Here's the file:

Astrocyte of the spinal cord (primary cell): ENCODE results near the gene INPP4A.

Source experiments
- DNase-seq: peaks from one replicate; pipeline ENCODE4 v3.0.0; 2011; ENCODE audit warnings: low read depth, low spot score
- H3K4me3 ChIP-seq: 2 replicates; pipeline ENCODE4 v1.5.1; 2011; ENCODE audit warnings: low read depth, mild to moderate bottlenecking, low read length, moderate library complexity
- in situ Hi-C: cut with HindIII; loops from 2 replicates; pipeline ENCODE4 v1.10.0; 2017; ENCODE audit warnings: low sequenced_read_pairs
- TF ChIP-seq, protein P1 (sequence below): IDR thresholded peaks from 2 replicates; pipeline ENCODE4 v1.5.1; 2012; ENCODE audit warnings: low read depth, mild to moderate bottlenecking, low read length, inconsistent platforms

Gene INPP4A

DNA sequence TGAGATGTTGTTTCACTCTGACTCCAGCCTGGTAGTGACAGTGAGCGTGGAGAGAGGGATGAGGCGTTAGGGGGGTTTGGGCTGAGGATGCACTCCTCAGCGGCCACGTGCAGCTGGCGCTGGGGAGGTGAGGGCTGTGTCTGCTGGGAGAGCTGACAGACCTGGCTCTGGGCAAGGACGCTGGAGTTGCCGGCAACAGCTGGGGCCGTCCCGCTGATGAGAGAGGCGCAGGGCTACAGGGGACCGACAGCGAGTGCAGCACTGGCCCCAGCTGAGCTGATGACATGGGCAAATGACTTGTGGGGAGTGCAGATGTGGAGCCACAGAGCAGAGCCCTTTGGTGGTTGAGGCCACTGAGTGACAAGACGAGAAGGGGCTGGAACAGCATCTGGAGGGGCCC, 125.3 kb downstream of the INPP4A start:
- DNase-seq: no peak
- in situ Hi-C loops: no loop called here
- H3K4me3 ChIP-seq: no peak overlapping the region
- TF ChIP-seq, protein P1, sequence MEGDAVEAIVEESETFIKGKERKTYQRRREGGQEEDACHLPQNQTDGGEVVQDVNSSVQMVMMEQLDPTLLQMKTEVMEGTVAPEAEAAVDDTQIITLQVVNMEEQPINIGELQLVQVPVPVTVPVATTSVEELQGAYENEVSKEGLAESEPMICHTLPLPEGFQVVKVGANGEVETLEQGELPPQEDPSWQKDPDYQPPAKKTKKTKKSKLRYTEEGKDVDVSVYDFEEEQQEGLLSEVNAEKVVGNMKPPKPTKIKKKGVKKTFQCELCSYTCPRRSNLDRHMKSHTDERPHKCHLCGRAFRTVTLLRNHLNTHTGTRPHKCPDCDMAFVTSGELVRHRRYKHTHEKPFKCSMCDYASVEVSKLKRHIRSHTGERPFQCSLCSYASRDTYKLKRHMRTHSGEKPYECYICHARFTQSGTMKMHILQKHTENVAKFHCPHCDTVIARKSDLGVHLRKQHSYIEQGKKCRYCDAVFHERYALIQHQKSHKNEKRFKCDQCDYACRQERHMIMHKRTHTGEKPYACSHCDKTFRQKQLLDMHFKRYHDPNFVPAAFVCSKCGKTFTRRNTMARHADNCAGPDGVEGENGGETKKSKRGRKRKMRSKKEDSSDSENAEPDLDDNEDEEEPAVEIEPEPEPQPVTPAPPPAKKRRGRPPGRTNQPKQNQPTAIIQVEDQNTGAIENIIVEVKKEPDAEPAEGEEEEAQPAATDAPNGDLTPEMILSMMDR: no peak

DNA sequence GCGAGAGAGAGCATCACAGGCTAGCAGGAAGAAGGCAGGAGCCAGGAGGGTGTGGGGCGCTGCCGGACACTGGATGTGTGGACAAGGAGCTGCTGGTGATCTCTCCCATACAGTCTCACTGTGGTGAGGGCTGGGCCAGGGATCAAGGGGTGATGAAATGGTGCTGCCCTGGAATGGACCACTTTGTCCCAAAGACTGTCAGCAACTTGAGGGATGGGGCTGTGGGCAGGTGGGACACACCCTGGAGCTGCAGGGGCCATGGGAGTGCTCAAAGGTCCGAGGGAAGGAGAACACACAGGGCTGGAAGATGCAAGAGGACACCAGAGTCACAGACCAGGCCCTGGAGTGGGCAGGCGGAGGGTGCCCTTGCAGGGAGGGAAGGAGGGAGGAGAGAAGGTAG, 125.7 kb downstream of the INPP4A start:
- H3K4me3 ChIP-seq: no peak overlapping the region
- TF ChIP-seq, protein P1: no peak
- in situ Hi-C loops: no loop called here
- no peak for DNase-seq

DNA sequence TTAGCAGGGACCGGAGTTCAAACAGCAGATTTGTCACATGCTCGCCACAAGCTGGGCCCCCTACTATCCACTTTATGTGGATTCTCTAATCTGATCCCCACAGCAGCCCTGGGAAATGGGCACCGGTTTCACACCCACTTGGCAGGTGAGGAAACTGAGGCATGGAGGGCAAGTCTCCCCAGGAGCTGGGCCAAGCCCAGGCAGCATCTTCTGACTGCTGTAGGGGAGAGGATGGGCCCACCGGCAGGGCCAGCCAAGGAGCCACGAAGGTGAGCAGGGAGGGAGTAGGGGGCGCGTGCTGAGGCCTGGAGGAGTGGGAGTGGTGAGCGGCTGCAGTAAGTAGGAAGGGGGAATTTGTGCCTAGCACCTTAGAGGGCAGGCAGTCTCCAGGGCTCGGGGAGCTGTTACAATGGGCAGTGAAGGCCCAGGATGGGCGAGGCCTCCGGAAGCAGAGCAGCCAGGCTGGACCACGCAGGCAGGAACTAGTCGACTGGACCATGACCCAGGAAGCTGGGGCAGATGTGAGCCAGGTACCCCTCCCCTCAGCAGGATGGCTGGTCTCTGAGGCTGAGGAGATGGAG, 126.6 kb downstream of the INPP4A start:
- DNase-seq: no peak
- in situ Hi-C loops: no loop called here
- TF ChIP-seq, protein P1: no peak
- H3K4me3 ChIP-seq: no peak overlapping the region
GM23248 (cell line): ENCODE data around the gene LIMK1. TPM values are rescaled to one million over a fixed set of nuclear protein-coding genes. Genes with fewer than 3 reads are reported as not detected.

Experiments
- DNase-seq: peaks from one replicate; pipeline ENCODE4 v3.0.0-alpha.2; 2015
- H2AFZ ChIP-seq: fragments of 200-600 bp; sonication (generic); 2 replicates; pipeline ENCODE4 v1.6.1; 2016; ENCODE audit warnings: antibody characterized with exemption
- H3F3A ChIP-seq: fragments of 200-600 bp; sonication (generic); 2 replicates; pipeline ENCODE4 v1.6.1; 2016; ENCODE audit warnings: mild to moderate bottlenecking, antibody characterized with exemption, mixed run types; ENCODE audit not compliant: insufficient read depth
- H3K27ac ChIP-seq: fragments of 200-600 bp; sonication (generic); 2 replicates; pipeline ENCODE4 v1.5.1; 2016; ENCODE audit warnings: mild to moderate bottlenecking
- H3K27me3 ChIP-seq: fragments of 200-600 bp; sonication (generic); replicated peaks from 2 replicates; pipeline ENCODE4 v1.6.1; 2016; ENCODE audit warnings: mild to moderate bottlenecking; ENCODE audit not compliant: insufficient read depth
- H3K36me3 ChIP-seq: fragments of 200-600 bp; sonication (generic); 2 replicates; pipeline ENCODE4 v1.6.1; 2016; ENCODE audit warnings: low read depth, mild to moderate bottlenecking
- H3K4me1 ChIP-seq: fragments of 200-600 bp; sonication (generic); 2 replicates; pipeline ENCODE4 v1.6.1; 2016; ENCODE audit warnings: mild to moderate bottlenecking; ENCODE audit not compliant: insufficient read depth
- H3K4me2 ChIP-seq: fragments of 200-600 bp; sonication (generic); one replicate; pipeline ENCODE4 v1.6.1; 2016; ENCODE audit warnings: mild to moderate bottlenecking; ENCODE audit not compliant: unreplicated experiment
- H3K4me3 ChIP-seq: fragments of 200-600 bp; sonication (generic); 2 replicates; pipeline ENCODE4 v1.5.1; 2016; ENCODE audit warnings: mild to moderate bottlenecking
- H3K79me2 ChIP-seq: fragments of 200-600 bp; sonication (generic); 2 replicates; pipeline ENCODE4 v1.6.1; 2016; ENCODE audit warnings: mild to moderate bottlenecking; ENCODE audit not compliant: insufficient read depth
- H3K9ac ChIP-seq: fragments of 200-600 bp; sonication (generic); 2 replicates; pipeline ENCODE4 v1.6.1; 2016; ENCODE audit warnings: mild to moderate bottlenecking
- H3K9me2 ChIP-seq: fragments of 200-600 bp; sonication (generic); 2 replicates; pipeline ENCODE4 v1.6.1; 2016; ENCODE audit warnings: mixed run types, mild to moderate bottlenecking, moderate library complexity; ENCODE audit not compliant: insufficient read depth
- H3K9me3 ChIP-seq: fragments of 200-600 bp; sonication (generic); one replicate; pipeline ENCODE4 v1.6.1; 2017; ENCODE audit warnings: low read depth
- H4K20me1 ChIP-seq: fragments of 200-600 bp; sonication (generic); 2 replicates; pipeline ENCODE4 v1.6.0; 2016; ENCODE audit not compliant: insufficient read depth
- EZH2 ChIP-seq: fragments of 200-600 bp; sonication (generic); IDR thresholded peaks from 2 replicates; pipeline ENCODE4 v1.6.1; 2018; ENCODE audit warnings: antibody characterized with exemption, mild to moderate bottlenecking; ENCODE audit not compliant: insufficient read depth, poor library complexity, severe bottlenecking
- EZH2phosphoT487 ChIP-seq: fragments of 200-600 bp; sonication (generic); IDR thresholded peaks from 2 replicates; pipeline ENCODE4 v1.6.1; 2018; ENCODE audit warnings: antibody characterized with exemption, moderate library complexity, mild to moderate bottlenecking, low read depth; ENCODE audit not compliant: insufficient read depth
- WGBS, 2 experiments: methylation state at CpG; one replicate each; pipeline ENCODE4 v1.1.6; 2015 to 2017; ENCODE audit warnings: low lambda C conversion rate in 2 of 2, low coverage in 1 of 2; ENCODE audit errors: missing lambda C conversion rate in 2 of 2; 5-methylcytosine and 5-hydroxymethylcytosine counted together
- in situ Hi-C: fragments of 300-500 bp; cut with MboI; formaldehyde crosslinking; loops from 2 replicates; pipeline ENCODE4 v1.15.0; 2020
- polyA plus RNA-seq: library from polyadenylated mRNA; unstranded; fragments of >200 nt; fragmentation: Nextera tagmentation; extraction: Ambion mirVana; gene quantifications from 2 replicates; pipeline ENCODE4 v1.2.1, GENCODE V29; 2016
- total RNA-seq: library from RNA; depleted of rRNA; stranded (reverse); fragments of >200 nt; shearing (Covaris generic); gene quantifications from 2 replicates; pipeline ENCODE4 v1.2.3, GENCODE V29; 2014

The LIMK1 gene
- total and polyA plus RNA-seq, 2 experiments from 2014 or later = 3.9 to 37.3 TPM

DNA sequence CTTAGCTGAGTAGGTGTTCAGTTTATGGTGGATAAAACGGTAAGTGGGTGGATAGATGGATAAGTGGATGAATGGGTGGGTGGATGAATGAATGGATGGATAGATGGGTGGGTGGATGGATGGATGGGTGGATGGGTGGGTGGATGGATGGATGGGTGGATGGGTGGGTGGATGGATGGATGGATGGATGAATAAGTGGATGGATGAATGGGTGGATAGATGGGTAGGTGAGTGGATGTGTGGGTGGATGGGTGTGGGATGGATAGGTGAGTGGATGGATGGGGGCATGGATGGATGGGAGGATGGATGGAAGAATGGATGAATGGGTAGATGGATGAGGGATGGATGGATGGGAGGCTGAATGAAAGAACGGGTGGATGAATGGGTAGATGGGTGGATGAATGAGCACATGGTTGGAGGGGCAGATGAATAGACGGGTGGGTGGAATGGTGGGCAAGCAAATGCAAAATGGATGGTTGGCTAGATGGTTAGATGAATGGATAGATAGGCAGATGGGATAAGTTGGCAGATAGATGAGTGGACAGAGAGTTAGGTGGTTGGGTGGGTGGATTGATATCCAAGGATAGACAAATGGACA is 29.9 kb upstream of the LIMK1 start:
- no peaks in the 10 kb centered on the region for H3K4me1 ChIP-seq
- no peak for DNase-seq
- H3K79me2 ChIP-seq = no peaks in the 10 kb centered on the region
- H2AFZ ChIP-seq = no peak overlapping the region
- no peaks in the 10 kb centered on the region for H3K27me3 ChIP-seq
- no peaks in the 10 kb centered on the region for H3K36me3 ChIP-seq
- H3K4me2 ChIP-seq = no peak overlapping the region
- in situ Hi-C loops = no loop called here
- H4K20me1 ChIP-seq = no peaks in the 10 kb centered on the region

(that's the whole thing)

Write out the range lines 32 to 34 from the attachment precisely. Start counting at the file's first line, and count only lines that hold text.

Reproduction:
- H3K4me2 ChIP-seq: fragments of 200-600 bp; sonication (generic); one replicate; pipeline ENCODE4 v1.6.1; 2016; ENCODE audit warnings: mild to moderate bottlenecking; ENCODE audit not compliant: unreplicated experiment
- H3K4me3 ChIP-seq: fragments of 200-600 bp; sonication (generic); 2 replicates; pipeline ENCODE4 v1.5.1; 2016; ENCODE audit warnings: mild to moderate bottlenecking
- H3K79me2 ChIP-seq: fragments of 200-600 bp; sonication (generic); 2 replicates; pipeline ENCODE4 v1.6.1; 2016; ENCODE audit warnings: mild to moderate bottlenecking; ENCODE audit not compliant: insufficient read depth